S.C. teen smoking rates among highest
COLUMBIA | About 36 percent of teen-agers in South Carolina smoke, but the state provides little funding for programs to stop or prevent the trend.
South Carolina's teen smoking rate ranks among the worst in the country, said Jim Webber, chief executive of the American Lung Association of South Carolina. Nationwide, about 28 percent of teens smoke, he said.
The state has no law against teen smoking. And although South Carolina won a $2.1 billion settlement from tobacco companies, it spends only about $1 million a year on preventing teens from smoking.
The Centers for Disease Control and Prevention has recommended that South Carolina spend $22 million to prevent youths from smoking, Webber said.
"To have an immediate effect, we need a comprehensive program involving cessation programs, anti-smoking advertising and the involvement of hospitals and doctors," Webber said.
"The only way to get something like this done is through state government."
Other states have been more successful.
Florida spends about $40 million each year on youth programs, and that state's teen smoking rate is about 22 percent.
Enforcement in Florida is stricter. Merchants who sell to minors face a $500 fine, while minors caught smoking can be sentenced to community service.
Clerks selling cigarettes to minors in South Carolina face only a $25 fine, which has proved useless, said Rep. Scott Talley, R-Spartanburg.
"The way it is now, court costs far exceed the fines, so many times it's not even enforced," Talley said.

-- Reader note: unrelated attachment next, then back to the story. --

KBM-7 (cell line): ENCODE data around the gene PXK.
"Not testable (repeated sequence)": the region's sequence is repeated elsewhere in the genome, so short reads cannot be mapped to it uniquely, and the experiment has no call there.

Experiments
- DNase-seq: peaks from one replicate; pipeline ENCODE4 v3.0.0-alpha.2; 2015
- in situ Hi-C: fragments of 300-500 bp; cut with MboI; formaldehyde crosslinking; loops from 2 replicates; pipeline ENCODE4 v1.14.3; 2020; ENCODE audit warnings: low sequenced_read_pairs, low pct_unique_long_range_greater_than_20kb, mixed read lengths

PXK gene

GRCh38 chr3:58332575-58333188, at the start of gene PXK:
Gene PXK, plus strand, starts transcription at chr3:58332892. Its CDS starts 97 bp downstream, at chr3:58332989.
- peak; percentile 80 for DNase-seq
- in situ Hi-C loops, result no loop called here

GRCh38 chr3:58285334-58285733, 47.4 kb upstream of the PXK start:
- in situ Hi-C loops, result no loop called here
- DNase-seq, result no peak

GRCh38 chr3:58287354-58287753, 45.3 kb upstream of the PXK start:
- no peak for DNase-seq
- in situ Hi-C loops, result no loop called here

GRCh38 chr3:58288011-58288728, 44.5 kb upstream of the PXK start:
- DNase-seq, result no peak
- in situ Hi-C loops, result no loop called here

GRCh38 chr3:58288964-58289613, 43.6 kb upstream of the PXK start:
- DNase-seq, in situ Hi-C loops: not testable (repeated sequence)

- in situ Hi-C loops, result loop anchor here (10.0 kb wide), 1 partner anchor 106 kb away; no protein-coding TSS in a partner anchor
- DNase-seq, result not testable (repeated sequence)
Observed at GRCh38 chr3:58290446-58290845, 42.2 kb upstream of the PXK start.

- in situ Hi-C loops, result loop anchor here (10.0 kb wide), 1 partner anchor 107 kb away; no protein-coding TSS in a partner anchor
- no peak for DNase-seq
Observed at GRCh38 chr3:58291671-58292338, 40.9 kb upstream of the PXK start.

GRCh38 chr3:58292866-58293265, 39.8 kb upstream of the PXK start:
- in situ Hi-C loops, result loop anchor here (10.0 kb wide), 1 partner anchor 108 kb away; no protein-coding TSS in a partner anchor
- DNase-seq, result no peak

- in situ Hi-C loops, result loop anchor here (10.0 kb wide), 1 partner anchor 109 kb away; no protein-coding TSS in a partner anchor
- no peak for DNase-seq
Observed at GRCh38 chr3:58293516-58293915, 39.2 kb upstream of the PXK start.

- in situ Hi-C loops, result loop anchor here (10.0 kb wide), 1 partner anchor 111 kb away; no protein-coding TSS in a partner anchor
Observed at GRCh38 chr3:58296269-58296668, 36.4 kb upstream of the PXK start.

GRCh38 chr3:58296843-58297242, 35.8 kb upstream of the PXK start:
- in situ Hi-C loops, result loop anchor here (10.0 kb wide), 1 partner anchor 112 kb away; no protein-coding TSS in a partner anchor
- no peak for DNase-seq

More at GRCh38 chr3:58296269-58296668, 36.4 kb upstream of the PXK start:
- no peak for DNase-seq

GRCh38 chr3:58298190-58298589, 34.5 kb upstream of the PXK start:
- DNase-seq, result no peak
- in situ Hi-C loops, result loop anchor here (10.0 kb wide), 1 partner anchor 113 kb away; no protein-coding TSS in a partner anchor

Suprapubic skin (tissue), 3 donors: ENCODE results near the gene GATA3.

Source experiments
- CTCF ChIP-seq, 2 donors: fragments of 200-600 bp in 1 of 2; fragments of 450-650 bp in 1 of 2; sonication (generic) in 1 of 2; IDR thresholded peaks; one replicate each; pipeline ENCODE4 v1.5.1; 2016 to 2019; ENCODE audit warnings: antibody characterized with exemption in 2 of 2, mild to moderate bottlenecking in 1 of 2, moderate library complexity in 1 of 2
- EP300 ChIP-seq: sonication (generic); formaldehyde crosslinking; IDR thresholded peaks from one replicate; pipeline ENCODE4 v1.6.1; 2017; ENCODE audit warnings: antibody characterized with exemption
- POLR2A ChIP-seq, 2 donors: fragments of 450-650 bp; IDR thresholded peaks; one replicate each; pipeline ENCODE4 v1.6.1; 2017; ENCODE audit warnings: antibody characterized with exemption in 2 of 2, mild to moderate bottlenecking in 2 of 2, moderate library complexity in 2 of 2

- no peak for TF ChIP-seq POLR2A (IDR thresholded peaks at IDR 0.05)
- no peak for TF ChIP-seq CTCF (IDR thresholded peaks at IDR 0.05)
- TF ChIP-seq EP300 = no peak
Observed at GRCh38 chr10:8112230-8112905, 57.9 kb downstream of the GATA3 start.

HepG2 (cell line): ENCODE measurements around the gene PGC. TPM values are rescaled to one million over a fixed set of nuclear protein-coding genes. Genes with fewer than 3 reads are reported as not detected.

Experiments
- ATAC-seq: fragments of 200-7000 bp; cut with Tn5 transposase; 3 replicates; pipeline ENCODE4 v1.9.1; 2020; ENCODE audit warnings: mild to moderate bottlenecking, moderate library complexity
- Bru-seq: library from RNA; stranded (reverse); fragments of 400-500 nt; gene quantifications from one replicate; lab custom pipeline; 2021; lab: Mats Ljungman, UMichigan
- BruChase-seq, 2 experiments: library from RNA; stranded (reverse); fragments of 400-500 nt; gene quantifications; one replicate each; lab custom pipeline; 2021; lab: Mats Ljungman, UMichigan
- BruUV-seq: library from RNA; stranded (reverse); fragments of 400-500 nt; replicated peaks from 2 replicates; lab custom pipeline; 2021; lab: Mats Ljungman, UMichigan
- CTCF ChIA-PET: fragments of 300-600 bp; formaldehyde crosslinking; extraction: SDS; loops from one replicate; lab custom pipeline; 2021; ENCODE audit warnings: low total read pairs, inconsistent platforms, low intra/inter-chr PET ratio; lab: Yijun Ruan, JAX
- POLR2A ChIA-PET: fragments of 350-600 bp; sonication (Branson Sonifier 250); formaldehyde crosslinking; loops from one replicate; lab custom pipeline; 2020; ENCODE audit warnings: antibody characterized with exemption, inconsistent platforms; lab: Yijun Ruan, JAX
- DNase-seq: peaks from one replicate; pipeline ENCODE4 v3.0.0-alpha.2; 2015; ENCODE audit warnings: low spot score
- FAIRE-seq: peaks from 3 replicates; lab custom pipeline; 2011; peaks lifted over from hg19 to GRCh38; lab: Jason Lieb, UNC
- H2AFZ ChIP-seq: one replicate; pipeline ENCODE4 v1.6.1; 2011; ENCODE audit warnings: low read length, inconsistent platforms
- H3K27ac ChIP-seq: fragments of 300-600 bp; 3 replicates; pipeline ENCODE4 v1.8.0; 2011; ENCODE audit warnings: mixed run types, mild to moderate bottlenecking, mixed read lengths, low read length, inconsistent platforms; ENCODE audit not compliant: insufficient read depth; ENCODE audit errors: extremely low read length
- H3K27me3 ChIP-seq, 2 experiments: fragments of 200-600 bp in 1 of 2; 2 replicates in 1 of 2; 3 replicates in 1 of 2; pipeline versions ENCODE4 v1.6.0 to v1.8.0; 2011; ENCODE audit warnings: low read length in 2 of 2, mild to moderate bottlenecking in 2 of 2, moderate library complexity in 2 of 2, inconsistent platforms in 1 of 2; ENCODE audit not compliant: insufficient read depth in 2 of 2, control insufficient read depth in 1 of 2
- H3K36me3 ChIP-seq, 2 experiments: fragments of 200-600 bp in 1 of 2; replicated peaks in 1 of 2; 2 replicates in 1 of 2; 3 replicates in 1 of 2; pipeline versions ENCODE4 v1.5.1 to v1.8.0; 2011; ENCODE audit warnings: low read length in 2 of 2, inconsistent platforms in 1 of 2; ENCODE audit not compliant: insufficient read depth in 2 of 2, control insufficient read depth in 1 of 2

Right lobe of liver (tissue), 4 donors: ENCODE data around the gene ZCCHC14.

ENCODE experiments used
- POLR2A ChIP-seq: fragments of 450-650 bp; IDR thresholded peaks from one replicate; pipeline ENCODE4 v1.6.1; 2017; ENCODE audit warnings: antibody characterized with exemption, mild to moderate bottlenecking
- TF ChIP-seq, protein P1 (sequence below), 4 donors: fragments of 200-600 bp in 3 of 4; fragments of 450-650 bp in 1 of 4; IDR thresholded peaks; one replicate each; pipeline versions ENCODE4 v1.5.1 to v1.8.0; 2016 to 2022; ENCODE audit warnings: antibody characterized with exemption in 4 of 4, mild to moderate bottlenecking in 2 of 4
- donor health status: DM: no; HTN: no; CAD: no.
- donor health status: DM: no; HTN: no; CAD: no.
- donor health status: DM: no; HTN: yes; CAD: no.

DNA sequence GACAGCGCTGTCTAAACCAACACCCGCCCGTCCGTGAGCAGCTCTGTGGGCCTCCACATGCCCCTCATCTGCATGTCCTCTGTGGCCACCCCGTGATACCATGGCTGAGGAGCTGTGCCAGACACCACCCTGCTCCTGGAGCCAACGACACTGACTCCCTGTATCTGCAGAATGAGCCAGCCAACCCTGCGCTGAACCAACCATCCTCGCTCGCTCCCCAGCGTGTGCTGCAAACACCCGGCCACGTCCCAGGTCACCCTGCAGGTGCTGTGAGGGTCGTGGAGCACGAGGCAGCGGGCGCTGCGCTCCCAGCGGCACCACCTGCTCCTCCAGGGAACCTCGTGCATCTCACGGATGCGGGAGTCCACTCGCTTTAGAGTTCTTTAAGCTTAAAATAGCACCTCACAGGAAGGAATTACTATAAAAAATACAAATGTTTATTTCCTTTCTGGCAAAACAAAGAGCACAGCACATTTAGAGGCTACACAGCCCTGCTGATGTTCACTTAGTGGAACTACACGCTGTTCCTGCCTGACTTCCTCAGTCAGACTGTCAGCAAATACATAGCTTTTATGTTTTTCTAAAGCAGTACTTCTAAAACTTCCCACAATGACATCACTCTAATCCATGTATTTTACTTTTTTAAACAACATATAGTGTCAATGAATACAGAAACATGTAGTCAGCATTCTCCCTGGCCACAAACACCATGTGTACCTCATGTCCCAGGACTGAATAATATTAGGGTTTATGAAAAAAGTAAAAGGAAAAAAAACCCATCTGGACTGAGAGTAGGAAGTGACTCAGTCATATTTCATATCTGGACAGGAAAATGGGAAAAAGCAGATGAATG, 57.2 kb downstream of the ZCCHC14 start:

It's not clear whether things will improve. Facing a tight budget year, the Department of Health and Environmental Control froze $600,000 intended for a program to fight teen tobacco use. And the House cut from the state budget $1.7 million from a program aimed at curbing teen smoking.
The Senate Finance Committee's version of the budget restored DHEC's $1.6 million for youth smoking cessation programs, however. The full Senate is expected to debate the budget sometime next week.
Talley hopes the way to curb teen smoking is in enforcement. He has proposed a bill that would increase fines for clerks who sell to minors and penalize teens who smoke with community service or fines ranging from $100 for a first offense to $300 for the third offense.
Talley's bill also makes it difficult for teens to buy tobacco from vending machines and requires businesses to train their clerks to verify customers' ages before selling tobacco products.
"We spend $8.5 million to $9 million in health care costs for people who start smoking at an early age," Talley said. "A 16-year-old doesn't think about getting cancer at 60."